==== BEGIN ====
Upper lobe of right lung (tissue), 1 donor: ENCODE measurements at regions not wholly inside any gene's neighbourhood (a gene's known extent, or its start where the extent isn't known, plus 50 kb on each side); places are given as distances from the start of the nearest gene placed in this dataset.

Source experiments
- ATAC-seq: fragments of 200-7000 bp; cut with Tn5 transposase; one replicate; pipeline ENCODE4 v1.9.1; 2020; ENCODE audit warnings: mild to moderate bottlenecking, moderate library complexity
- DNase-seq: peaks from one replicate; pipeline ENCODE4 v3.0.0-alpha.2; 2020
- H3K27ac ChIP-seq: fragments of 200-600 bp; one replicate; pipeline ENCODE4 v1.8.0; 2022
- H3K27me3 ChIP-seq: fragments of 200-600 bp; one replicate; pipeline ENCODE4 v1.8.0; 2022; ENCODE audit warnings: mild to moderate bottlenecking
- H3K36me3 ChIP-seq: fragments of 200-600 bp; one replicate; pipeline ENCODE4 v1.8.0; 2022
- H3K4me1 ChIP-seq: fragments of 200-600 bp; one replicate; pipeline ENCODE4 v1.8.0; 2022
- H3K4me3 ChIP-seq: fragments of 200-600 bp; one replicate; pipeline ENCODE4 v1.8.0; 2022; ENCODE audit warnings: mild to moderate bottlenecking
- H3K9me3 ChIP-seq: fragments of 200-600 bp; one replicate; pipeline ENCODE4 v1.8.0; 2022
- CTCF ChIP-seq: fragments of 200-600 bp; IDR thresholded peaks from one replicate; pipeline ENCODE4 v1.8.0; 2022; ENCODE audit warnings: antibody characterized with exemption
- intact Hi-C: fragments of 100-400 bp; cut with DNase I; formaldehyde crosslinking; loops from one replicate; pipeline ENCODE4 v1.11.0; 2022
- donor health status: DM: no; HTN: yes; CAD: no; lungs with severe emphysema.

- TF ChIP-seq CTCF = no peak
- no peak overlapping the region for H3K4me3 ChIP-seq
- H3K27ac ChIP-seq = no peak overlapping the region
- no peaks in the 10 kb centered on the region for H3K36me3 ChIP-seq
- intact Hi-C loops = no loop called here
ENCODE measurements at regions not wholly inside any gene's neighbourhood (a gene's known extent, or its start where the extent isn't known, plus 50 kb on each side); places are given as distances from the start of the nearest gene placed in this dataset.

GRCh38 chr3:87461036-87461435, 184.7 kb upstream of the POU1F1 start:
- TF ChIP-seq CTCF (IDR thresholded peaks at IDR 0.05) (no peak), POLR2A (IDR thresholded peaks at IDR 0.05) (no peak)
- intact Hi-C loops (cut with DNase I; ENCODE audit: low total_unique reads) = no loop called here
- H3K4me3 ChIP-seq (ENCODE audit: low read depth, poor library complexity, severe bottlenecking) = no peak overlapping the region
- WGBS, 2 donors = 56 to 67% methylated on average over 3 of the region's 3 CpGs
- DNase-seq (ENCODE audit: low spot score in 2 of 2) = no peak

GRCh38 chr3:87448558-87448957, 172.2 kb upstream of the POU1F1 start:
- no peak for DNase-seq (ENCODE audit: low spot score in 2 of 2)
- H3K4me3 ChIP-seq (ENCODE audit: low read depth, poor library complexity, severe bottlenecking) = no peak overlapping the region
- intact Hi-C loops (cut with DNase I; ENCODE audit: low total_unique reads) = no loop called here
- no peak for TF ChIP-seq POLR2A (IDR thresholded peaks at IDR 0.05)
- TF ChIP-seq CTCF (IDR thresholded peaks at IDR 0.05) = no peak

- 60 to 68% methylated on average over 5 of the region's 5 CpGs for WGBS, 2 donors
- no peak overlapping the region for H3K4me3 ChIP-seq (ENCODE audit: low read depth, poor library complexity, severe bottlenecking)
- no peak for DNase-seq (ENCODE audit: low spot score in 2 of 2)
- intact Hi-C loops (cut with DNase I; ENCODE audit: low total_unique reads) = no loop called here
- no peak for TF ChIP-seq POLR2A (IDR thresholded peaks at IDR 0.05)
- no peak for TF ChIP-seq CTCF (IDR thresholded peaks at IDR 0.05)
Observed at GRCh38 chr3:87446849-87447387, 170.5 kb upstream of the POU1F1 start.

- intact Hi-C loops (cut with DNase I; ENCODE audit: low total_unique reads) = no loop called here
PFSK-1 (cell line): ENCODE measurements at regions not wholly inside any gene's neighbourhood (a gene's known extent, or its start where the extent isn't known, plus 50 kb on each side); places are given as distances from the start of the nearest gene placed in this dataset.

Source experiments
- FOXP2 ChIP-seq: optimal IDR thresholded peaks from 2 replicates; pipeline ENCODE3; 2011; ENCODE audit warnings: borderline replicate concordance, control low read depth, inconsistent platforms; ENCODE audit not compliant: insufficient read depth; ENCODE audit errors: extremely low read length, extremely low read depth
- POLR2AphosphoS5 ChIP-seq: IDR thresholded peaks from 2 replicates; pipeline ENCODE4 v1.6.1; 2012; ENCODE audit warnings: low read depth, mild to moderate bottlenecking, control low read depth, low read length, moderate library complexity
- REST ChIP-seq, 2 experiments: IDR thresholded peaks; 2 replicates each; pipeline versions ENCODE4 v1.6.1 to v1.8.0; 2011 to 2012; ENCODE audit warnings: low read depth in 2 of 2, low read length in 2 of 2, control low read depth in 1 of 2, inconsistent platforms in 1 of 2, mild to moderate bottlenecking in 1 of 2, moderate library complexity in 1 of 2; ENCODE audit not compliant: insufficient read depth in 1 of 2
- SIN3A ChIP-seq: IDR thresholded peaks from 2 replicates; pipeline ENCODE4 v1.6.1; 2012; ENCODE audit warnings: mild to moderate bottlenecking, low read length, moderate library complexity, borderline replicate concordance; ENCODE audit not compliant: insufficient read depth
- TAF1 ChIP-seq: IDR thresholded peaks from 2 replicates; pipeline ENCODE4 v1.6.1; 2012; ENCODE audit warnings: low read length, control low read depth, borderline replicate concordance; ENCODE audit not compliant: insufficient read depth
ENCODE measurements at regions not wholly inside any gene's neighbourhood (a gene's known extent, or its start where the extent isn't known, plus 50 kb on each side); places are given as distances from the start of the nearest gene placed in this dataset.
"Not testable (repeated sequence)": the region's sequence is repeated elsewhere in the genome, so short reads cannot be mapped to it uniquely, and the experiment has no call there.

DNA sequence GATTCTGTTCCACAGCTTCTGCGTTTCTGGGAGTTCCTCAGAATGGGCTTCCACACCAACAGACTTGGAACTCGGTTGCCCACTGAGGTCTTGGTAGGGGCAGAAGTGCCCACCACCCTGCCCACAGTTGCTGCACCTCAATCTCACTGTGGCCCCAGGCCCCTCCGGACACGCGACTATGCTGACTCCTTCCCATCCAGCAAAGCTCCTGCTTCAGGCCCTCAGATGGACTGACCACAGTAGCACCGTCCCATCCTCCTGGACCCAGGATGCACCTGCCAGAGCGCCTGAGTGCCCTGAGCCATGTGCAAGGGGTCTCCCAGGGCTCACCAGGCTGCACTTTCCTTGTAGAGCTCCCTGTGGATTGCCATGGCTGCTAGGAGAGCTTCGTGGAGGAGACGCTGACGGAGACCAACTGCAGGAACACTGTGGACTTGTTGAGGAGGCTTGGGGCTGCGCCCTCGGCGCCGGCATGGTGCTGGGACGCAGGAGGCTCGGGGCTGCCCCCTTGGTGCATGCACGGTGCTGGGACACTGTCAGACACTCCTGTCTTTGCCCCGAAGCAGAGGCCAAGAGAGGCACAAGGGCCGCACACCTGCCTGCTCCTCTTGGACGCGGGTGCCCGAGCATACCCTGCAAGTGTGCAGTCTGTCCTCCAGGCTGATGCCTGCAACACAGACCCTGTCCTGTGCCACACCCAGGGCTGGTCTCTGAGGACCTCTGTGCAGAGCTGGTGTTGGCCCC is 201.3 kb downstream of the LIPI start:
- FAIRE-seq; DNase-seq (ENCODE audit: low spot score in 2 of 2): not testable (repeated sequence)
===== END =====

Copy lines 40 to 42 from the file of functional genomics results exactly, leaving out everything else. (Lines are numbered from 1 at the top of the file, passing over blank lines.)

PFSK-1 (cell line): ENCODE measurements at regions not wholly inside any gene's neighbourhood (a gene's known extent, or its start where the extent isn't known, plus 50 kb on each side); places are given as distances from the start of the nearest gene placed in this dataset.

Source experiments
- FOXP2 ChIP-seq: optimal IDR thresholded peaks from 2 replicates; pipeline ENCODE3; 2011; ENCODE audit warnings: borderline replicate concordance, control low read depth, inconsistent platforms; ENCODE audit not compliant: insufficient read depth; ENCODE audit errors: extremely low read length, extremely low read depth